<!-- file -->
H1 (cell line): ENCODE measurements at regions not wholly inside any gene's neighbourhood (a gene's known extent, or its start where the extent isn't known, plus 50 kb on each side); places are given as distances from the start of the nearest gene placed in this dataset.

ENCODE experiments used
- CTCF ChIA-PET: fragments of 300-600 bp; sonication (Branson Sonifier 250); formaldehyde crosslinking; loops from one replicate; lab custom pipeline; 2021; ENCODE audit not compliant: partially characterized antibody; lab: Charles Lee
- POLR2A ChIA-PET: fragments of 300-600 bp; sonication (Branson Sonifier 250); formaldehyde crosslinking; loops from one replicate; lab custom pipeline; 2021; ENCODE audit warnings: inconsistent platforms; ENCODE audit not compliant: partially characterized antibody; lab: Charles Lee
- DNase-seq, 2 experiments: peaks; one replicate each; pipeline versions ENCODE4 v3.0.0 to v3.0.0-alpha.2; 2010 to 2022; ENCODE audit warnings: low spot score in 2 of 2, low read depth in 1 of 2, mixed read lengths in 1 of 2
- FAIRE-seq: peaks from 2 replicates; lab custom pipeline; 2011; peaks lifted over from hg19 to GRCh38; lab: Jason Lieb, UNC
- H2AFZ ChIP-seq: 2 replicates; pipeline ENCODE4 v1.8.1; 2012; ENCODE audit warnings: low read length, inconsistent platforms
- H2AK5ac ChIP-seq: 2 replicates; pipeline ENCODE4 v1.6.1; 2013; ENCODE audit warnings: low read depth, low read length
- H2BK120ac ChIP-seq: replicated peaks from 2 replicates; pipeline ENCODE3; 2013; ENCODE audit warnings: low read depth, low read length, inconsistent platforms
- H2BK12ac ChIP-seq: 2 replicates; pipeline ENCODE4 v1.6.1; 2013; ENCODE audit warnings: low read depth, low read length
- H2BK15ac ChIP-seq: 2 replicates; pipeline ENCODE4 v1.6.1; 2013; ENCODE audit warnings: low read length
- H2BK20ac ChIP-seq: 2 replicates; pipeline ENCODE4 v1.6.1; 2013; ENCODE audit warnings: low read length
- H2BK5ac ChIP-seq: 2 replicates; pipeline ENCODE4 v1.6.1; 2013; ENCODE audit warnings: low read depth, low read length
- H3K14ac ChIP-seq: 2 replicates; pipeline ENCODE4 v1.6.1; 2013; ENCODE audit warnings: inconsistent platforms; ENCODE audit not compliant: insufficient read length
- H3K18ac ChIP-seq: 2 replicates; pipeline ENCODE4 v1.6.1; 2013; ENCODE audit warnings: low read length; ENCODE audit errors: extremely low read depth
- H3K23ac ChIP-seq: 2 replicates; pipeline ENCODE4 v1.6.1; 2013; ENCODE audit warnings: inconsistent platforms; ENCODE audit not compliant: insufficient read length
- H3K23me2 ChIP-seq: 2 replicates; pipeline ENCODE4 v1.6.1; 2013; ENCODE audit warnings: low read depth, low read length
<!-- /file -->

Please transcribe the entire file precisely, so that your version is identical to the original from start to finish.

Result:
H1 (cell line): ENCODE measurements at regions not wholly inside any gene's neighbourhood (a gene's known extent, or its start where the extent isn't known, plus 50 kb on each side); places are given as distances from the start of the nearest gene placed in this dataset.

ENCODE experiments used
- CTCF ChIA-PET: fragments of 300-600 bp; sonication (Branson Sonifier 250); formaldehyde crosslinking; loops from one replicate; lab custom pipeline; 2021; ENCODE audit not compliant: partially characterized antibody; lab: Charles Lee
- POLR2A ChIA-PET: fragments of 300-600 bp; sonication (Branson Sonifier 250); formaldehyde crosslinking; loops from one replicate; lab custom pipeline; 2021; ENCODE audit warnings: inconsistent platforms; ENCODE audit not compliant: partially characterized antibody; lab: Charles Lee
- DNase-seq, 2 experiments: peaks; one replicate each; pipeline versions ENCODE4 v3.0.0 to v3.0.0-alpha.2; 2010 to 2022; ENCODE audit warnings: low spot score in 2 of 2, low read depth in 1 of 2, mixed read lengths in 1 of 2
- FAIRE-seq: peaks from 2 replicates; lab custom pipeline; 2011; peaks lifted over from hg19 to GRCh38; lab: Jason Lieb, UNC
- H2AFZ ChIP-seq: 2 replicates; pipeline ENCODE4 v1.8.1; 2012; ENCODE audit warnings: low read length, inconsistent platforms
- H2AK5ac ChIP-seq: 2 replicates; pipeline ENCODE4 v1.6.1; 2013; ENCODE audit warnings: low read depth, low read length
- H2BK120ac ChIP-seq: replicated peaks from 2 replicates; pipeline ENCODE3; 2013; ENCODE audit warnings: low read depth, low read length, inconsistent platforms
- H2BK12ac ChIP-seq: 2 replicates; pipeline ENCODE4 v1.6.1; 2013; ENCODE audit warnings: low read depth, low read length
- H2BK15ac ChIP-seq: 2 replicates; pipeline ENCODE4 v1.6.1; 2013; ENCODE audit warnings: low read length
- H2BK20ac ChIP-seq: 2 replicates; pipeline ENCODE4 v1.6.1; 2013; ENCODE audit warnings: low read length
- H2BK5ac ChIP-seq: 2 replicates; pipeline ENCODE4 v1.6.1; 2013; ENCODE audit warnings: low read depth, low read length
- H3K14ac ChIP-seq: 2 replicates; pipeline ENCODE4 v1.6.1; 2013; ENCODE audit warnings: inconsistent platforms; ENCODE audit not compliant: insufficient read length
- H3K18ac ChIP-seq: 2 replicates; pipeline ENCODE4 v1.6.1; 2013; ENCODE audit warnings: low read length; ENCODE audit errors: extremely low read depth
- H3K23ac ChIP-seq: 2 replicates; pipeline ENCODE4 v1.6.1; 2013; ENCODE audit warnings: inconsistent platforms; ENCODE audit not compliant: insufficient read length
- H3K23me2 ChIP-seq: 2 replicates; pipeline ENCODE4 v1.6.1; 2013; ENCODE audit warnings: low read depth, low read length